Giving learners the best of both worlds: do clinical teachers need to guard against teaching pattern recognition to novices?

Acad Med. 2006 Apr;81(4):405-9. doi: 10.1097/00001888-200604000-00017.


Purpose: There has been much debate in the medical education literature regarding the extent to which feature-driven and nonanalytic (similarity-based) reasoning strategies define expertise, but the relative value of teaching these strategies, together or in isolation, remains uncertain. The purpose of this study was to compare the diagnostic accuracy achieved upon receiving instruction to use each strategy in isolation to that of a combined approach.

Method: In 2003-04, 48 undergraduate psychology students from McMaster University in Ontario, Canada, were taught to diagnose ten cardiac disorders (including normal) via electrocardiogram (ECG) presentation. Twelve students were instructed to carefully identify all features present before assigning a diagnosis (feature first). Twelve were given the same instruction with notice that some test ECGs had been seen during training (implicit combined). Twelve were simply instructed to trust familiarity and diagnose based on this impression (similarity-based). Finally, 12 students were given feature first and similarity-based instructions in combination (explicit combined).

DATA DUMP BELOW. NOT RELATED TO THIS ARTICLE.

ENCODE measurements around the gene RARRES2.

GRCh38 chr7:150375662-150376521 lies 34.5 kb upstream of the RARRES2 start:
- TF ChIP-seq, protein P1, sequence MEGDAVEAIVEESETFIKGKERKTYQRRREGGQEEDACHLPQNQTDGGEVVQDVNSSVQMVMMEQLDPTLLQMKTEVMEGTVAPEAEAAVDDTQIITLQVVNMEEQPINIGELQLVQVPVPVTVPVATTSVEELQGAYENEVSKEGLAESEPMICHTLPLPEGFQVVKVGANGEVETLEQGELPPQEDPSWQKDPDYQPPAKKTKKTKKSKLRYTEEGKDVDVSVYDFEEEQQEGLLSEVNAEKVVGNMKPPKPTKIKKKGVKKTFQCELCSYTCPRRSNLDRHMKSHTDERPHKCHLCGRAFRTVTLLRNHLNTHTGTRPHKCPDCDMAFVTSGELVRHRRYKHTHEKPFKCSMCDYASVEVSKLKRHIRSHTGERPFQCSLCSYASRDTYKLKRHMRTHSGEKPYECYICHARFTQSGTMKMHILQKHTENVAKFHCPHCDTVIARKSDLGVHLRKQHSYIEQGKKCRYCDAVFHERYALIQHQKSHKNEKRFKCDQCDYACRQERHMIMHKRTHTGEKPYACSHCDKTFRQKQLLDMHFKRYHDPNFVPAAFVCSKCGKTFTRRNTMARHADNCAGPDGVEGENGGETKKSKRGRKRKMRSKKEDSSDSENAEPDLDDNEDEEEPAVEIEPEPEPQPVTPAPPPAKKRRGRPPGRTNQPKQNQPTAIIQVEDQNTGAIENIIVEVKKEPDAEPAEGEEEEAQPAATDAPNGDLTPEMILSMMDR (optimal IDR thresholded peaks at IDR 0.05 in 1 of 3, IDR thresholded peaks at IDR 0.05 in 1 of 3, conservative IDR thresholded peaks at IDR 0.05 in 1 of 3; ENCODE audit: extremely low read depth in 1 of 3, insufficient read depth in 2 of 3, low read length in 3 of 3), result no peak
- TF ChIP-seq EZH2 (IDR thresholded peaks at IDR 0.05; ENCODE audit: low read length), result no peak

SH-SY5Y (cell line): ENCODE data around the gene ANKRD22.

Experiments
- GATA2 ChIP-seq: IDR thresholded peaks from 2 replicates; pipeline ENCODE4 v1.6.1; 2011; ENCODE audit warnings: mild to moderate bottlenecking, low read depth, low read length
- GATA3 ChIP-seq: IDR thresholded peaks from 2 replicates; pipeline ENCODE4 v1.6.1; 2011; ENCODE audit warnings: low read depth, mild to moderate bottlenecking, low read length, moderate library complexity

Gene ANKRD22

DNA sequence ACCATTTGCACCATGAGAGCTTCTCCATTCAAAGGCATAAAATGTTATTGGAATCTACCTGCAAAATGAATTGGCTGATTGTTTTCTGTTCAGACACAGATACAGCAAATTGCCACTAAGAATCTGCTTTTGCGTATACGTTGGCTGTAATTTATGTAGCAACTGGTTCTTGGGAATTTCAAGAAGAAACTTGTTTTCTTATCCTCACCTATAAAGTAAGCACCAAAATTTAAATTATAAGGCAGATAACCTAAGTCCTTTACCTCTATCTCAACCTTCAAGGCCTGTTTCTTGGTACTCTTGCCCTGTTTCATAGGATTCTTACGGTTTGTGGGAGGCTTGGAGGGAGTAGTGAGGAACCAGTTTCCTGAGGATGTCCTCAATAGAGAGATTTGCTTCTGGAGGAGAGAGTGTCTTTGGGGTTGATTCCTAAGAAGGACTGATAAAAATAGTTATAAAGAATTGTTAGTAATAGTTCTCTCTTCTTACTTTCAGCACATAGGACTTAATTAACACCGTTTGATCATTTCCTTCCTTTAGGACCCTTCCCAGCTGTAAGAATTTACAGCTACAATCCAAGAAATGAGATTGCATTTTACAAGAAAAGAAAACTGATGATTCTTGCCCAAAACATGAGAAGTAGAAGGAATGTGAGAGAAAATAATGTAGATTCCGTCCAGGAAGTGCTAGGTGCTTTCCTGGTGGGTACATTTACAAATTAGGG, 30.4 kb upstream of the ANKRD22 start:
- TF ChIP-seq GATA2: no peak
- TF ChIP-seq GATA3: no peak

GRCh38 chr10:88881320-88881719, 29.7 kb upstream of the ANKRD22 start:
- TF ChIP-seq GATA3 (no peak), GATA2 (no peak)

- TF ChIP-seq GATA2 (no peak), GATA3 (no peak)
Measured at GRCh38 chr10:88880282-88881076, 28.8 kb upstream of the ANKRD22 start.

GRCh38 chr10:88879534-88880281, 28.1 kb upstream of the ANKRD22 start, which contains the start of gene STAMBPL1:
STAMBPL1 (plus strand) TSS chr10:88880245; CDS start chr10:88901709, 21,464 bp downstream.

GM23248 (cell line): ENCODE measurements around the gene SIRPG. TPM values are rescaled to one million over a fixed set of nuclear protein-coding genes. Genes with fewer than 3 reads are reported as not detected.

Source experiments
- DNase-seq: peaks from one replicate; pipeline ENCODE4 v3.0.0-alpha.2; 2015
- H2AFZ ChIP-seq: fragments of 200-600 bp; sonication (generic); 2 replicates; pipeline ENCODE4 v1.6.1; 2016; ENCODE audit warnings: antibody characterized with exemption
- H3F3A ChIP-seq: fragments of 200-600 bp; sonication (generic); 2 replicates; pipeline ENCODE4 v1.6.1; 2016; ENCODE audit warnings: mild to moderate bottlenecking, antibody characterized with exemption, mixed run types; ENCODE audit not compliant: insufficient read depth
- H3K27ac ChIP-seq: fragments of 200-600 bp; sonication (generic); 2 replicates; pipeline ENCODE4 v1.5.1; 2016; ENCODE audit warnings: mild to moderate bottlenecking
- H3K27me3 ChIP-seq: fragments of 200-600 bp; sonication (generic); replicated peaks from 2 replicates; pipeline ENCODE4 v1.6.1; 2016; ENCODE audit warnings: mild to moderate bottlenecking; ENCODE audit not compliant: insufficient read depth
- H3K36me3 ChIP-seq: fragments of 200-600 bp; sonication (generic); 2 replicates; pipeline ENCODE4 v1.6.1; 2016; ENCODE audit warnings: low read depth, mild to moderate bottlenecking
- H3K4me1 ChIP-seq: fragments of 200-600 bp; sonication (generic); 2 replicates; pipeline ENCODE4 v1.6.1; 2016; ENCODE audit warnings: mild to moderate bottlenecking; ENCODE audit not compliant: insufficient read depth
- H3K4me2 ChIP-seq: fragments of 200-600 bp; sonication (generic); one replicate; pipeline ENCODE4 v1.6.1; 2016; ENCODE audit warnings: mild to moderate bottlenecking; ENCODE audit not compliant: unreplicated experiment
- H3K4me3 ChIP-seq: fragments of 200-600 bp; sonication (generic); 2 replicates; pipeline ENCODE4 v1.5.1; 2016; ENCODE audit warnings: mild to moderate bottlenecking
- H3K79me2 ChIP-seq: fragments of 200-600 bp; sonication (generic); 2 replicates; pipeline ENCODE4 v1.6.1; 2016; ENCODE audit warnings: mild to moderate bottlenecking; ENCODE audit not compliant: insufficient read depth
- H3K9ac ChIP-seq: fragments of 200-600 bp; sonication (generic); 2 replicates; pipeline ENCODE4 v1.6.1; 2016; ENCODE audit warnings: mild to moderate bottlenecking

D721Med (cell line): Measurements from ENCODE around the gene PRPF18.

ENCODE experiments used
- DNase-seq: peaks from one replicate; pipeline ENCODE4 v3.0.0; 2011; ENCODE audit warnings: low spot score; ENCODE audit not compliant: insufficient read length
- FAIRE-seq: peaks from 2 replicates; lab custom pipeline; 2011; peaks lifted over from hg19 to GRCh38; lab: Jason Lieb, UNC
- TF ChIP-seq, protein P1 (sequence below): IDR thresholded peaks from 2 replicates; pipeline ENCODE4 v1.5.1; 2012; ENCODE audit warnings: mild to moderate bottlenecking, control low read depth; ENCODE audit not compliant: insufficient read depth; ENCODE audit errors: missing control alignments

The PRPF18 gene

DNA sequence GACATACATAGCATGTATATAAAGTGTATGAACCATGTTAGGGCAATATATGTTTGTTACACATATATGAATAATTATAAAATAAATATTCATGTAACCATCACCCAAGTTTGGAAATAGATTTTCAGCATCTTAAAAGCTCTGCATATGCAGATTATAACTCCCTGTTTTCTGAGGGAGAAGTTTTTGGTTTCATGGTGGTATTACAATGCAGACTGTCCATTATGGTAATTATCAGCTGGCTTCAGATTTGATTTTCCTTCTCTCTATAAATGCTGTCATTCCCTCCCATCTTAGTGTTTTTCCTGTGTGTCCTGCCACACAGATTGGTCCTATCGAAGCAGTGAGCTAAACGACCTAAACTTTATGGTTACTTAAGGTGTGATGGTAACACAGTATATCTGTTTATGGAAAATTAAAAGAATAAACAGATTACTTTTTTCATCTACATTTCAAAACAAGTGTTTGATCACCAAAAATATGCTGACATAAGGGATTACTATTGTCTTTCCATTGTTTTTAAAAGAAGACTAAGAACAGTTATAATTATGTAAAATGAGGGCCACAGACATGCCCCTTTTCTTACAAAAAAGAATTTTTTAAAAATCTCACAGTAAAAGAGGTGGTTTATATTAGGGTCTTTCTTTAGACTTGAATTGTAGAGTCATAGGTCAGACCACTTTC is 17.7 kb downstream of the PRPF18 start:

Results: No difference in diagnostic accuracy was observed between the groups given the feature first (42%) and first impression (41%) instructions (p > .4), but the groups instructed to use both strategies (explicitly or implicitly) performed significantly better (56% and 53%, respectively; p < .01).

Conclusions: The results support an additive model of clinical reasoning in which instructions to be feature oriented and to trust similarity improve performance in novice diagnosticians.

Publication types

  • Evaluation Study

MeSH terms

  • Adult
  • Clinical Medicine / education*
  • Cognition*
  • Diagnosis, Differential
  • Education, Medical / trends*
  • Electrocardiography
  • Heart Diseases / diagnosis
  • Humans
  • Pattern Recognition, Physiological
  • Psychology / education*